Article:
CATEGORY: artifact DEFINITION: Pottery embodying chopped grass or straw in its fabric as a tempering agent. Grass-tempered wares are well represented amongst pagan Saxon communities of the immediate post-Roman period in southern and eastern England; indeed the presence of such pottery is the basis upon which sites of the period are recognized.
CATEGORY: technique DEFINITION: The study of metals. Metal artifacts and the tools or waste products of their manufacture are examined to reconstruct manufacturing processes, the source of raw materials, and the usage. This may be done by the various techniques of chemical analysis, or may involve metallographic examination under a microscope. In the case of copper, bronze, and other non-ferrous metals, such analysis may yield information about alloys, casting, cold-working, and annealing. For iron and steel, there may be information about forging, carburization, quenching, and tempering.
SYNONYMS OR RELATED TERMS: Plains Village Indian CATEGORY: culture DEFINITION: One of three broad cultural traditions (along with Central Plains and Coalescent) which constitute the Plains Village Indian or Plains Village Pattern of c 1000-1500 AD. There were many permanent farming village sites along the central Missouri River trench in North and South Dakota. The culture is characterized by a specially developed strain of cold-resistant, quick-maturing maize, by the bison scapula hoe, and by permanent dwellings in the form of the semisubterranean timber-and-earth lodge. Often palisaded and constructed on high promontories overlooking a river, villages of over 100 dwellings are quite common. Ceramics, though Woodland derived, bear evidence of some Mississippian influence, such as shell tempering. The tradition disappeared, due to drought and/or alien incursions, by 1500. Historic tribes such as the Mandan, Arikara, and Hidatsa are thought to be the cultural heirs to the tradition.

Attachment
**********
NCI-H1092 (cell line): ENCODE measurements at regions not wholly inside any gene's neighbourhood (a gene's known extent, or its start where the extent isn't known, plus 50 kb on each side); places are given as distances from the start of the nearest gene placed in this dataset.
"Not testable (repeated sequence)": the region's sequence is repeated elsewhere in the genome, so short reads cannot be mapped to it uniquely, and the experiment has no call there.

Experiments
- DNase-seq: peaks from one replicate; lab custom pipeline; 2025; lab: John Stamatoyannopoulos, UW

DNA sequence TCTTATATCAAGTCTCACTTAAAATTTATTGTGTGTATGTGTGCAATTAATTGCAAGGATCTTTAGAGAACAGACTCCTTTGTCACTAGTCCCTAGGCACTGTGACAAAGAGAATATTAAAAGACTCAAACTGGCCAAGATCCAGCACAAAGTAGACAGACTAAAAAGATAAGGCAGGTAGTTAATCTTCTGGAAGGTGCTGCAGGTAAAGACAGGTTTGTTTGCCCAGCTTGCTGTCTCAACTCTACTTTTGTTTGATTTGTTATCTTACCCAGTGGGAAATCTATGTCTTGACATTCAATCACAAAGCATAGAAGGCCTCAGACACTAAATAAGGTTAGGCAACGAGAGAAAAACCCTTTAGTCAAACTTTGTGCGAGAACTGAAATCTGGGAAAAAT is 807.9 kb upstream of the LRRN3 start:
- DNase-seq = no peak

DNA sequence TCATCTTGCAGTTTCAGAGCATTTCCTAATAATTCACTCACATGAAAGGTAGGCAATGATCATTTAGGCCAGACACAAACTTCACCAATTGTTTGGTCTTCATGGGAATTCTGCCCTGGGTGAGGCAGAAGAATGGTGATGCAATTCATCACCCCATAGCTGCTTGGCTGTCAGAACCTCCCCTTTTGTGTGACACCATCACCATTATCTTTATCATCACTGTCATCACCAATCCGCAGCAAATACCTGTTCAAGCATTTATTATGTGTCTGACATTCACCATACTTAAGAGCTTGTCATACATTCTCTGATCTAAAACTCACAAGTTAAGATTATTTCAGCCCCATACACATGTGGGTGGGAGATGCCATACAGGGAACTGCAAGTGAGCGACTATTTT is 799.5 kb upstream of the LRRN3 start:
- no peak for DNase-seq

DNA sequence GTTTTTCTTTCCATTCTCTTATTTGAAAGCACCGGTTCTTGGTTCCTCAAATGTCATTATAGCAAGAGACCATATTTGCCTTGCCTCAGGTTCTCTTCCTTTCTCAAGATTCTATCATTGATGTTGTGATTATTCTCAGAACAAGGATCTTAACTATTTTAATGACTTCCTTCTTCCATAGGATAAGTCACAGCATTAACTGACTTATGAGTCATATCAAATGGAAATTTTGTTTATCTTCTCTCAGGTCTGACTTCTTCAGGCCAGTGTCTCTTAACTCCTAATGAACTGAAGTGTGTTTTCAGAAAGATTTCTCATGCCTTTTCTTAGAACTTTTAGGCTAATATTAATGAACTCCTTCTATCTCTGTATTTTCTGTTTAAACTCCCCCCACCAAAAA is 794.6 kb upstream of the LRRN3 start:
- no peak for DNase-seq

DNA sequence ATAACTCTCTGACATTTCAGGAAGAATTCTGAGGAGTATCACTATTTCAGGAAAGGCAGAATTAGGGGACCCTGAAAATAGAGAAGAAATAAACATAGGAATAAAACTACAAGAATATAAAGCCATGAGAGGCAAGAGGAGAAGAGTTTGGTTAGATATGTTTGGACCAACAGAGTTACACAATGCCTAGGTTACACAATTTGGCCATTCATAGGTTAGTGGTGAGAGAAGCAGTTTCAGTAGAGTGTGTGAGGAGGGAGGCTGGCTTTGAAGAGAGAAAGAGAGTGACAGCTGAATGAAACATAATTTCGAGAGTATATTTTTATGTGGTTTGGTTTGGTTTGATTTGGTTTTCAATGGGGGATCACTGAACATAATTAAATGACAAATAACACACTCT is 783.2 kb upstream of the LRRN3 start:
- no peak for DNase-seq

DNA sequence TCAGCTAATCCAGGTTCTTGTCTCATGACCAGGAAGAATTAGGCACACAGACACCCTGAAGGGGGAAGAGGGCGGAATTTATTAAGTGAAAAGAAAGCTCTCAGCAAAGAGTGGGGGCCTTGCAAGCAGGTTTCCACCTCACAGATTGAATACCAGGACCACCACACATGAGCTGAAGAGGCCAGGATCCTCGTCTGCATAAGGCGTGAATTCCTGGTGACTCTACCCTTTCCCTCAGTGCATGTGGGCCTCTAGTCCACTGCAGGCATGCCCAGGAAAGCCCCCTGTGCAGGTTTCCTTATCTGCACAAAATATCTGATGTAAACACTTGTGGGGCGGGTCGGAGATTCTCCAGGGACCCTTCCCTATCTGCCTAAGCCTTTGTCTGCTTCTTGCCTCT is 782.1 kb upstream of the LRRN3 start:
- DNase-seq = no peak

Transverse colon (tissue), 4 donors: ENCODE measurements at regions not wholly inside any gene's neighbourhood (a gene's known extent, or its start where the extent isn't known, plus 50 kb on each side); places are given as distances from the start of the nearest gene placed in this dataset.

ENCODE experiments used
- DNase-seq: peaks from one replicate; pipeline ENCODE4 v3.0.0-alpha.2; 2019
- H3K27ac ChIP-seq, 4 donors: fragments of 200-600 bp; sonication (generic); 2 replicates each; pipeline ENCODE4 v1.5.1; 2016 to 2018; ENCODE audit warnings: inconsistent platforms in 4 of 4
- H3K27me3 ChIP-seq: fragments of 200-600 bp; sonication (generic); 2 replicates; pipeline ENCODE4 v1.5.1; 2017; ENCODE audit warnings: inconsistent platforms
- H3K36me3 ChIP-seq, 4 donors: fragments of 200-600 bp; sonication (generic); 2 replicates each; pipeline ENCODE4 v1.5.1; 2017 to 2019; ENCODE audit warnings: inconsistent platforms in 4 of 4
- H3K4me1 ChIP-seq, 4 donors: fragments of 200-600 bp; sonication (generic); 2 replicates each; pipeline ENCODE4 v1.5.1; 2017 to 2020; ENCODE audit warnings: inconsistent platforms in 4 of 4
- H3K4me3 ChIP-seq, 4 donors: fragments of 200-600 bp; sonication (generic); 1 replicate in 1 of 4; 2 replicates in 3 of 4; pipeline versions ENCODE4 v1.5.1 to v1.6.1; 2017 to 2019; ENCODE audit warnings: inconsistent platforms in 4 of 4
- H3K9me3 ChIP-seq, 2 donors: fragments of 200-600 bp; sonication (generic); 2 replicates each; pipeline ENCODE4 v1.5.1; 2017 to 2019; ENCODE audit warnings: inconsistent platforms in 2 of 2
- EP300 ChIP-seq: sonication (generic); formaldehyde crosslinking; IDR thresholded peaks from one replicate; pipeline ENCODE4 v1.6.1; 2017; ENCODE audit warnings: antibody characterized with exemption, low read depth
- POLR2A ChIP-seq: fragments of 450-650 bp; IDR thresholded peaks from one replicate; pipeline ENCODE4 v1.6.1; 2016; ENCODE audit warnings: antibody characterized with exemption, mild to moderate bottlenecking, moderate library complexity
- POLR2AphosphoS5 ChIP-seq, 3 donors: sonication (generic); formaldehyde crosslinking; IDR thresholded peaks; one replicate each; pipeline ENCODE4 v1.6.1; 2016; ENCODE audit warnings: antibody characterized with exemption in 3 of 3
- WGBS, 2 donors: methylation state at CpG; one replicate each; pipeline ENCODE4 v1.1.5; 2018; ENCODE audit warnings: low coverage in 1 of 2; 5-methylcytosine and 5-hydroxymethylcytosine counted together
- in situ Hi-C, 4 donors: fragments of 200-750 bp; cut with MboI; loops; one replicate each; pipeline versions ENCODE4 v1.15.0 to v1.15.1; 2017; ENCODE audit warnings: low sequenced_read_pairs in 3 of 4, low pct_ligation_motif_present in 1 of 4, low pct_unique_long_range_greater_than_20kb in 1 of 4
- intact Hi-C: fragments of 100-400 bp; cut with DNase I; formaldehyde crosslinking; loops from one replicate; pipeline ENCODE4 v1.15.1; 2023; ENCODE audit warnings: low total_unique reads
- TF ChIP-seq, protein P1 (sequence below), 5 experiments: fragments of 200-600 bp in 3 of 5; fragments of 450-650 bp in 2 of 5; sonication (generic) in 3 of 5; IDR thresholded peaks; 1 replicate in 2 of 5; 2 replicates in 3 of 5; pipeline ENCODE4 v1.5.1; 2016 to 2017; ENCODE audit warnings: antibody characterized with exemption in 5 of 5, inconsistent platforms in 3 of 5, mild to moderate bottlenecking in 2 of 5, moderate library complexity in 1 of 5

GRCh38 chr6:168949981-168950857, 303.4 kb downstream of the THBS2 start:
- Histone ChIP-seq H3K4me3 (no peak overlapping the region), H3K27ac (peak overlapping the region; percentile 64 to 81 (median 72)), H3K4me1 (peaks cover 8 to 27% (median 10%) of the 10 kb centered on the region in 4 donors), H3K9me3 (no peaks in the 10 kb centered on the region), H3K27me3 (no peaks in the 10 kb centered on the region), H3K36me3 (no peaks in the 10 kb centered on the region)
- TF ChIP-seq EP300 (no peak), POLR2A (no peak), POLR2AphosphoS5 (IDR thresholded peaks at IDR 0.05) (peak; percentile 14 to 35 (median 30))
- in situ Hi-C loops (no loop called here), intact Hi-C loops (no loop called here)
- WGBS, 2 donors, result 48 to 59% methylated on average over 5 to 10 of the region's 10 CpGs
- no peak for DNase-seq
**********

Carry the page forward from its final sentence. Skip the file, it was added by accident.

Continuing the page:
CATEGORY: technique DEFINITION: A photograph of an object or part of an object taken at high magnification in order to reveal details of form and structure. Many of these are taken automatically for documentation purposes during the use of such instruments as the scanning electron microscope, the petrological microscope, binocular microscope, and the optical microscope. Photomicrographs can reveal the detailed structure of palaeobotanical remains, the presence of different tempering materials in pottery, analysis of thin sections, the use-wear on artifacts, or the details of structure in metals which can help to identify metalworking procedures.
CATEGORY: geology DEFINITION: An alloy of iron and carbon in which the carbon content amounts to about 2 percent or less. Steel appears in the archaeological record during the Iron Age and was usually produced by carburization of wrought iron. In this process, the iron is heated in a hearth with charcoal to about 800 degrees Centigrade. Carbon diffuses into the surface of the metal to make steel. As only the surface is affected, only thin strips of steel could be made by this method. Some Iron Age artifacts are made of such steel strips forged together. Further processes such as quenching and tempering were known from Roman times. Viking swords combined the strength of wrought iron with the hardness of steel, using a technique known as pattern welding.
SYNONYMS OR RELATED TERMS: calcite-gritted ware CATEGORY: artifact DEFINITION: Pottery whose fabric embodies crushed calcite (either shell or mineral grit) as a tempering agent, used especially for kitchen wares such as storage jars, cooking pots, and bowls.